The plantar fascia is the thick piece of tissue that covers the bottom of your foot, running from the heel to the toes. When this tissue is injured, it can lead to plantar fasciitis, otherwise known as “stabbing heel pain.” The American Academy of Orthopaedic Surgeons says about two million people come under treatment for it each year. In this post, I will touch on a few common remedies for it, but right now I’m most interested in looking at massage for plantar fasciitis.
Causes of Plantar Fasciitis
The sole of your foot is a fascinating bit of engineering. In the words of the Mayo Clinic, “Your plantar fascia is in the shape of a bowstring, supporting the arch of your foot and absorbing shock when you walk.” In other words, normal movement puts it under fairly constant stress. Under too much stress, however, it can develop small tears. More stress can then inflame the tears. Inflammation and resulting scar tissue cause the pain. Your doctor cannot always pinpoint what it is you’re doing to create or aggravate the condition. But there are six primary risk factors:
- Age. It generally happens to those aged 40 to 60.
- Activity. Some kinds of exercise (e.g., long distance running, ballet dancing) seem to contribute to it.
- Foot Shape. Having either a high arch or very low arch can contribute. That’s why orthotics can sometimes help.
- Tight Calf Muscles. Your calf muscles naturally stress the plantar fascia.
- Occupation. If your work keeps you on your feet for long periods, you may be at risk.
- Obesity. Carrying around extra weight can stress the arches of your feet and lead to plantar fasciitis.
If you develop plantar fasciitis, the first thing you should do is look to those risk factors. Unfortunately, they aren’t the kinds of you can readily change. If you’re a ballet dancer, for example, how do you give that up? You will probably need to look at remedies.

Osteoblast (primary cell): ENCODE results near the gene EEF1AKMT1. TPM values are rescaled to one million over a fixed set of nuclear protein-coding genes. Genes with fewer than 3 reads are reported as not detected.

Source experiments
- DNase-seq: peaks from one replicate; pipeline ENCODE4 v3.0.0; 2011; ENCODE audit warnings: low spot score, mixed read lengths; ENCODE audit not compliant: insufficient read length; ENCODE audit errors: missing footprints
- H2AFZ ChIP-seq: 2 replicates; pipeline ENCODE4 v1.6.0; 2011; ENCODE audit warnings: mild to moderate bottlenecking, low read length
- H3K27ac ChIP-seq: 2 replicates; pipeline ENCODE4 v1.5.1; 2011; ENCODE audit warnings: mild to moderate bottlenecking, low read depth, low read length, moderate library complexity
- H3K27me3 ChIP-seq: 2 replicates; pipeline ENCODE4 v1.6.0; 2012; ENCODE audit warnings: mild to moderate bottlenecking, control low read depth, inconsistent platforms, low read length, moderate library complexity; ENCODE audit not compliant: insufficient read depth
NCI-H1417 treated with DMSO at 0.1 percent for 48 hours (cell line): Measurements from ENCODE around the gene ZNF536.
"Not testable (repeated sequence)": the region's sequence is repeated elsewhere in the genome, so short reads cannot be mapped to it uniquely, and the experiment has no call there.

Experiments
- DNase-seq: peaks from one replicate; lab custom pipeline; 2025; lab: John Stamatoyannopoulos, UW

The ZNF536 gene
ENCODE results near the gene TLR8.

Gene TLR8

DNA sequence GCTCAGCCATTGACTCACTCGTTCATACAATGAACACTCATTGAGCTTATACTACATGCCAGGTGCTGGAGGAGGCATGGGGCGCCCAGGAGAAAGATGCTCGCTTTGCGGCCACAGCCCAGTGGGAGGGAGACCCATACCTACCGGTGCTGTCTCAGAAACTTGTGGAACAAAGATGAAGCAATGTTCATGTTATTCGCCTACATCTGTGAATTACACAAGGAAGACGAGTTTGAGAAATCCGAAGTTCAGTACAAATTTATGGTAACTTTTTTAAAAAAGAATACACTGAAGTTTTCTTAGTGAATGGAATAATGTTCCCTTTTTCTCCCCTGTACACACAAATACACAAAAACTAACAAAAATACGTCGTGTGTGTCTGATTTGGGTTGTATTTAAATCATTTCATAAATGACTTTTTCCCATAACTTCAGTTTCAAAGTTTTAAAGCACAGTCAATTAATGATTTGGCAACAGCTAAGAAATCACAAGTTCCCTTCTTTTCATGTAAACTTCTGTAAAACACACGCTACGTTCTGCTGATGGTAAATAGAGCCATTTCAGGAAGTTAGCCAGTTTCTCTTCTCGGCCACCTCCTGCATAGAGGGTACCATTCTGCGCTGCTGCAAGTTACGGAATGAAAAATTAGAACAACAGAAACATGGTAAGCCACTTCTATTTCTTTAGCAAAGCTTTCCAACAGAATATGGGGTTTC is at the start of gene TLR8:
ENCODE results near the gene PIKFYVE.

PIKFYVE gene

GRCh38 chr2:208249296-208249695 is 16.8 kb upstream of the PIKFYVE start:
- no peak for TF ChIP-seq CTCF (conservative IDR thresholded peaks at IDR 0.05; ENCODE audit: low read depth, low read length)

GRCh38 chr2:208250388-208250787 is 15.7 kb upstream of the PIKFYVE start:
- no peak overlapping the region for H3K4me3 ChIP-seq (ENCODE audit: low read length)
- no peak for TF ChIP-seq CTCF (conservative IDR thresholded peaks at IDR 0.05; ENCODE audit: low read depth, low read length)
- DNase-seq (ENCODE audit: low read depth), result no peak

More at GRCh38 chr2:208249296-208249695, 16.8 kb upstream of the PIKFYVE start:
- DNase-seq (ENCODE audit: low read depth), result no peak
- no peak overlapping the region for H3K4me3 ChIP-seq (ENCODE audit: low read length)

Remedies for Plantar Fasciitis
Forty percent of the respondents to a survey who had plantar fasciitis took pain medications. But that just masks the condition without treating it. The Mayo Clinic says that most cases of plantar fasciitis go away within a few months if you just rest your feet, ice the sore area, and perform regular stretches. You can find a half dozen well illustrated stretches at this Washington University Orthopedics page. Physical therapy, night splints, and orthotics can also help. The Mayo Clinic even describes some surgical procedures, one of which they invented.
What the Mayo Clinic does not describe, however, is massage for plantar fasciitis. I think this is a major omission, because there are massage techniques that can break up scar tissue and adhesions. There is even an online course sponsored by the American Massage Therapy Association on plantar fasciitis and the benefits of massage.
Massage for Plantar Fasciitis
In September 2018, Massage Magazine published an article addressed to massage therapists on treating plantar fasciitis. The article cited research studies that found significant effectiveness in deep massage treatments combined with self-stretching exercises. It’s safe to say that licensed massage therapists are well-informed about the condition and trained to treat it.
If you do a web search for “massage for plantar fasciitis,” you’ll find a number of articles and videos on it, including many on how to do it yourself. But unless you are very well versed in the mechanics and physiology of feet, my advice is to get a professional massage first, then do the stretches on your own. Our massage service at Peak Recovery & Health Center has re-opened, and one of our massage therapists would be pleased to relieve your heel pain and prescribe stretches for you to do at home. Book a session today.
Photo: “Happy Feet” by JUST NIC is licensed under CC BY 2.0